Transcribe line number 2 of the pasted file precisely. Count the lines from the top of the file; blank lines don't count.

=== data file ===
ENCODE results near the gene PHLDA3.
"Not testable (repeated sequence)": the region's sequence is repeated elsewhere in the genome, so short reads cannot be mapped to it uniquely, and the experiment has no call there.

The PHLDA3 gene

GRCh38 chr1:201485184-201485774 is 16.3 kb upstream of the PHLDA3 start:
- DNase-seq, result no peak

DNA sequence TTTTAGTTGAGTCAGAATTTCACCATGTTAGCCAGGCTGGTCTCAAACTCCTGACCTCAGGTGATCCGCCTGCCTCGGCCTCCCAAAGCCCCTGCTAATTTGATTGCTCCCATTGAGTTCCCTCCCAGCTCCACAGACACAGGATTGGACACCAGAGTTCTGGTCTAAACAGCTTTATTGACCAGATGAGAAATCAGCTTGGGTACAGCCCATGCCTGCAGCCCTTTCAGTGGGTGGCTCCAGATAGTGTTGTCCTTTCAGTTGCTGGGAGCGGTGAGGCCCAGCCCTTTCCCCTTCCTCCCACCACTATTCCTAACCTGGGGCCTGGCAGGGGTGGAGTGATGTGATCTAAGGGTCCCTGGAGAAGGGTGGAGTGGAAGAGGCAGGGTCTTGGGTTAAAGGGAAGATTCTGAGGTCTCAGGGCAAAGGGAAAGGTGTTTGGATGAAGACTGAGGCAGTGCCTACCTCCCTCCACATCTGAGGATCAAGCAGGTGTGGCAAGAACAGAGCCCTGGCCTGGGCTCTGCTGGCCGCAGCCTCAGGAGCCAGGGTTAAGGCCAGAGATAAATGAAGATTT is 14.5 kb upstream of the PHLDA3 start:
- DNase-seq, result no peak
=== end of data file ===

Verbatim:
"Not testable (repeated sequence)": the region's sequence is repeated elsewhere in the genome, so short reads cannot be mapped to it uniquely, and the experiment has no call there.